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Ethanol Industry Eyes E15
Nearly all of the gasoline sold in the U.S. is blended with 10% ethanol, a mixture called E10. Almost a decade after the EPA approved the sale of a higher 15% blend of ethanol in gasoline, or E15, the industry hopes to push beyond that 10% so-called blend wall by promoting E15 at the pump and lobbying EPA to ease its sale.
The good news for the industry is that consumers seem to like the combination of higher octane and lower price they get when buying E15. “When we give consumers the option, they choose E15 again and again,” Emily Skor, CEO of the ethanol promotion group, Growth Energy, said in a speech at the Iowa Renewable Fuels Summit this winter.
In an interview with Successful Farming magazine, Skor says E15 is now sold at more than 1,300 gas stations in 29 states, including many in the East that are outside of rural areas in the Corn Belt.
“That number has doubled four years in a row,” she says. Growth Energy works with a nonprofit industry fund, Prime the Pump, which offers financial incentives to gasoline retailers to help cover costs of adding the higher blend fuel. The fund can’t afford to work with all sellers, but the popularity of E15 is already pushing competitors to sell the fuel, as well.
“We need to see a market flip, and we’re starting to see that in the Twin Cities,” she says.
Skor drew applause when she told the Renewable Fuels Summit that the Holiday gas chain in Minnesota added E15 at 26 stations when it started losing sales to competitors who were already offering the higher blend fuel.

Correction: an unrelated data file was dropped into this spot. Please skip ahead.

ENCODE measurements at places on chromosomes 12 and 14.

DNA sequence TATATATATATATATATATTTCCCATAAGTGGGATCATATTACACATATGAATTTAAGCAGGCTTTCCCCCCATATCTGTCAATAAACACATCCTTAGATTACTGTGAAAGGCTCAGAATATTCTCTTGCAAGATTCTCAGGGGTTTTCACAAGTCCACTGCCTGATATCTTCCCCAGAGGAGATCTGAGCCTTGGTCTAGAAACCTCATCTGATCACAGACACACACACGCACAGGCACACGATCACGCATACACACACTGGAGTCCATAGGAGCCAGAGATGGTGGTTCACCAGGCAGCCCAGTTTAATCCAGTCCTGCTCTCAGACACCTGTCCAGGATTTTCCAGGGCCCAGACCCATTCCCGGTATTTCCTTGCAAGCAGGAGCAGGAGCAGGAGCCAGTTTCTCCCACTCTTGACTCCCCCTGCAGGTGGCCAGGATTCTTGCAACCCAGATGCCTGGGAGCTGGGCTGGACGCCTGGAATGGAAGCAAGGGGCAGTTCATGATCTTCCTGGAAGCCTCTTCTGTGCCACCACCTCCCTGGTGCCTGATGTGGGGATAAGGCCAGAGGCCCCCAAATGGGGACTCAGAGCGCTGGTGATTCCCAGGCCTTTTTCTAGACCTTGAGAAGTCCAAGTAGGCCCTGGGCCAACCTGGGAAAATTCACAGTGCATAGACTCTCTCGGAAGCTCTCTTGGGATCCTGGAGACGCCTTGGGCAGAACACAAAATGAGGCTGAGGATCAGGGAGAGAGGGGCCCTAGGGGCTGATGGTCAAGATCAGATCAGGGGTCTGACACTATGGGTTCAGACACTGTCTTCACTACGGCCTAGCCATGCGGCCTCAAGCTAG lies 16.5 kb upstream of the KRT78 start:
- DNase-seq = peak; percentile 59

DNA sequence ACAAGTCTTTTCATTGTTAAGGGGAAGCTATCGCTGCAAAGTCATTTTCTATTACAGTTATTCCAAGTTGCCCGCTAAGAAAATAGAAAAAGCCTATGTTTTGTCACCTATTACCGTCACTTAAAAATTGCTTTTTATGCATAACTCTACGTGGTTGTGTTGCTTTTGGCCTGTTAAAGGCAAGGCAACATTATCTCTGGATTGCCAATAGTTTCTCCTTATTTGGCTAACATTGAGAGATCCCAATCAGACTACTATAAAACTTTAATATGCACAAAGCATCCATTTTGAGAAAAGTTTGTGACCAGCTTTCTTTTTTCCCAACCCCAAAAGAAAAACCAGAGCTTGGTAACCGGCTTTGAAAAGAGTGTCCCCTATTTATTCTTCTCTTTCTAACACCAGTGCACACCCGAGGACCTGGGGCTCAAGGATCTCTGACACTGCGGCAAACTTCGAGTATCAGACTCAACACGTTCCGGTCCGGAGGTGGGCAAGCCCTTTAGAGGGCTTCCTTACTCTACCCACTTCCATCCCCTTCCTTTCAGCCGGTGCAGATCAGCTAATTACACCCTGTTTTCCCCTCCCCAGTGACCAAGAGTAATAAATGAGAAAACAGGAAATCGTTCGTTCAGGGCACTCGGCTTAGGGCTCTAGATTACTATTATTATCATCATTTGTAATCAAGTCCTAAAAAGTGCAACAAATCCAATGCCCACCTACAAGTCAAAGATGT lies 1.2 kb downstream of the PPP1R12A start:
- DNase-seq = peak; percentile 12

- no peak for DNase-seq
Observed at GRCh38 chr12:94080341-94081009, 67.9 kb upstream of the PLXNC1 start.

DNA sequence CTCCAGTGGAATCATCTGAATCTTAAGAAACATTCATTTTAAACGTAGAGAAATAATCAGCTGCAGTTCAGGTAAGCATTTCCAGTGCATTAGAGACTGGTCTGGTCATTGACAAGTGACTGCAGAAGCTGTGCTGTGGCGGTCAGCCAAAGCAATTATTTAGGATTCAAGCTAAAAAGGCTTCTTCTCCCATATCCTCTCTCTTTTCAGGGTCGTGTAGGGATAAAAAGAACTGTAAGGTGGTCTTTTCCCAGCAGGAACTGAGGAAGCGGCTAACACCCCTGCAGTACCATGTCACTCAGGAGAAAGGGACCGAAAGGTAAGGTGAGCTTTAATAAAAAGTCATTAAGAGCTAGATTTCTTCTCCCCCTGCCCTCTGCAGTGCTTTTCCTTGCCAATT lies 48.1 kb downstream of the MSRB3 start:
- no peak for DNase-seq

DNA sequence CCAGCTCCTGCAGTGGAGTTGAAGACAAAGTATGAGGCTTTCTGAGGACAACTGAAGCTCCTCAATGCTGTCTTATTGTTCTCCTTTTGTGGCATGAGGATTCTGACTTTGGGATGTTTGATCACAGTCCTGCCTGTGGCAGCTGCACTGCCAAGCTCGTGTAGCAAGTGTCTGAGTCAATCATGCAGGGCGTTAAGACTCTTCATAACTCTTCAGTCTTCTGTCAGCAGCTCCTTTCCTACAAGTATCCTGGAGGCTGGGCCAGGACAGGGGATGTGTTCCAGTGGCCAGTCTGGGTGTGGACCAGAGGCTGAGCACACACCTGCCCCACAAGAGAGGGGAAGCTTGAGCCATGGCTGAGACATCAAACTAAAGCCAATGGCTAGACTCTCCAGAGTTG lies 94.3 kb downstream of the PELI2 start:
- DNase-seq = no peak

Still, the industry has a long way to go. Even though EPA in 2011 approved E15 for use in model year 2001 cars and newer, the higher-blend fuel is offered in less than 1% of some 150,000 stations nationwide. A major barrier is that, in many markets, EPA bans the sale of E15 during the summer, except to flex-fuel vehicles.
Ethanol itself isn’t a volatile fuel, but the ban is based on the fact that when 10% ethanol is blended with gasoline, it makes the combined fuel more volatile, as measured by Reid vapor pressure (RVP). This is why E10 was given a waiver from the RVP restriction by Congress.
As the concentration of ethanol in a fuel is raised, the RVP goes down, but until recently, neither Congress nor the EPA had allowed a waiver for the higher blend.
Changing that rule could almost flood the domestic market with more ethanol, some analysts believe.
“If we can get the E15 waiver, I see consumption rising to 19 billion gallons,” Mike Blackford, an analyst with INTL FC Stone told listeners at the winter Summit. That would be well above the current level of about 14 billion gallons sold in the U.S., as well as the 15-billion-gallon mandate for corn ethanol blending under the federal Renewable Fuel Standard.
Lobbyists speaking at the Summit took heart from testimony going at the same time at a Senate hearing in Washington, D.C.
Speaking to the Environment and Public Works Committee, EPA Administrator Scott Pruitt pledged that his agency would soon determine if it has the administrative authority to raise the waiver for E15.
In Sioux Falls, South Dakota, another ethanol promotion group, the American Coalition for Ethanol (ACE), saw Pruitt’s testimony as a sign of possible support for E15. Yet, Pruitt has also publicly criticized the ethanol blending mandate, the Renewable Fuel Standard, that’s part of a 2007 energy law and has resisted increasing the mandate.
EPA hasn’t reached a decision on a vapor pressure waiver for E15. Even if it paves the way for the fuel’s year-round sales, the oil industry is likely to seek other ways to resist giving up gasoline’s market share to ethanol.